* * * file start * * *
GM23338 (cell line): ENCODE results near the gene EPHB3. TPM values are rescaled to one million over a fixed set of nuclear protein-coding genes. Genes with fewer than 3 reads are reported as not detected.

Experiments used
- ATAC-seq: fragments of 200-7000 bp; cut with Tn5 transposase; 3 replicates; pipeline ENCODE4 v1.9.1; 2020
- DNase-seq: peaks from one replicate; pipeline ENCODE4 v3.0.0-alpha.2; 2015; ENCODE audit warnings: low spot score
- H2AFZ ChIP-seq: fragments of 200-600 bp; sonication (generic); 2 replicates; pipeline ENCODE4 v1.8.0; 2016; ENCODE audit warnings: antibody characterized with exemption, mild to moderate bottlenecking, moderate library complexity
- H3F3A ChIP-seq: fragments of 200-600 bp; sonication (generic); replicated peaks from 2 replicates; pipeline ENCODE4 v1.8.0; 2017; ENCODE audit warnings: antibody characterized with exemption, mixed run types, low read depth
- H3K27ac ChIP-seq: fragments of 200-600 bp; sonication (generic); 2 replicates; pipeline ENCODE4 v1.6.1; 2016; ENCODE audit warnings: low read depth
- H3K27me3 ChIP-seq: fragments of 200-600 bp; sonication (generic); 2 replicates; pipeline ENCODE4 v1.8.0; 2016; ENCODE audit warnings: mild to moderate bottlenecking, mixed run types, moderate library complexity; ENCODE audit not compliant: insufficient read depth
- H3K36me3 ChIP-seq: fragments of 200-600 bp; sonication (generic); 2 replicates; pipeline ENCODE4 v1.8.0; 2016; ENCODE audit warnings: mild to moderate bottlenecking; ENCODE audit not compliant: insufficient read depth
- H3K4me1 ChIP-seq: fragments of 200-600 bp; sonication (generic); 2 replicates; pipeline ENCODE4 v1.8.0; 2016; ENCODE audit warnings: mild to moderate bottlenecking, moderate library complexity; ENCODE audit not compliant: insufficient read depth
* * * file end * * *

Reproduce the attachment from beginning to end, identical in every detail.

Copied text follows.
GM23338 (cell line): ENCODE results near the gene EPHB3. TPM values are rescaled to one million over a fixed set of nuclear protein-coding genes. Genes with fewer than 3 reads are reported as not detected.

Experiments used
- ATAC-seq: fragments of 200-7000 bp; cut with Tn5 transposase; 3 replicates; pipeline ENCODE4 v1.9.1; 2020
- DNase-seq: peaks from one replicate; pipeline ENCODE4 v3.0.0-alpha.2; 2015; ENCODE audit warnings: low spot score
- H2AFZ ChIP-seq: fragments of 200-600 bp; sonication (generic); 2 replicates; pipeline ENCODE4 v1.8.0; 2016; ENCODE audit warnings: antibody characterized with exemption, mild to moderate bottlenecking, moderate library complexity
- H3F3A ChIP-seq: fragments of 200-600 bp; sonication (generic); replicated peaks from 2 replicates; pipeline ENCODE4 v1.8.0; 2017; ENCODE audit warnings: antibody characterized with exemption, mixed run types, low read depth
- H3K27ac ChIP-seq: fragments of 200-600 bp; sonication (generic); 2 replicates; pipeline ENCODE4 v1.6.1; 2016; ENCODE audit warnings: low read depth
- H3K27me3 ChIP-seq: fragments of 200-600 bp; sonication (generic); 2 replicates; pipeline ENCODE4 v1.8.0; 2016; ENCODE audit warnings: mild to moderate bottlenecking, mixed run types, moderate library complexity; ENCODE audit not compliant: insufficient read depth
- H3K36me3 ChIP-seq: fragments of 200-600 bp; sonication (generic); 2 replicates; pipeline ENCODE4 v1.8.0; 2016; ENCODE audit warnings: mild to moderate bottlenecking; ENCODE audit not compliant: insufficient read depth
- H3K4me1 ChIP-seq: fragments of 200-600 bp; sonication (generic); 2 replicates; pipeline ENCODE4 v1.8.0; 2016; ENCODE audit warnings: mild to moderate bottlenecking, moderate library complexity; ENCODE audit not compliant: insufficient read depth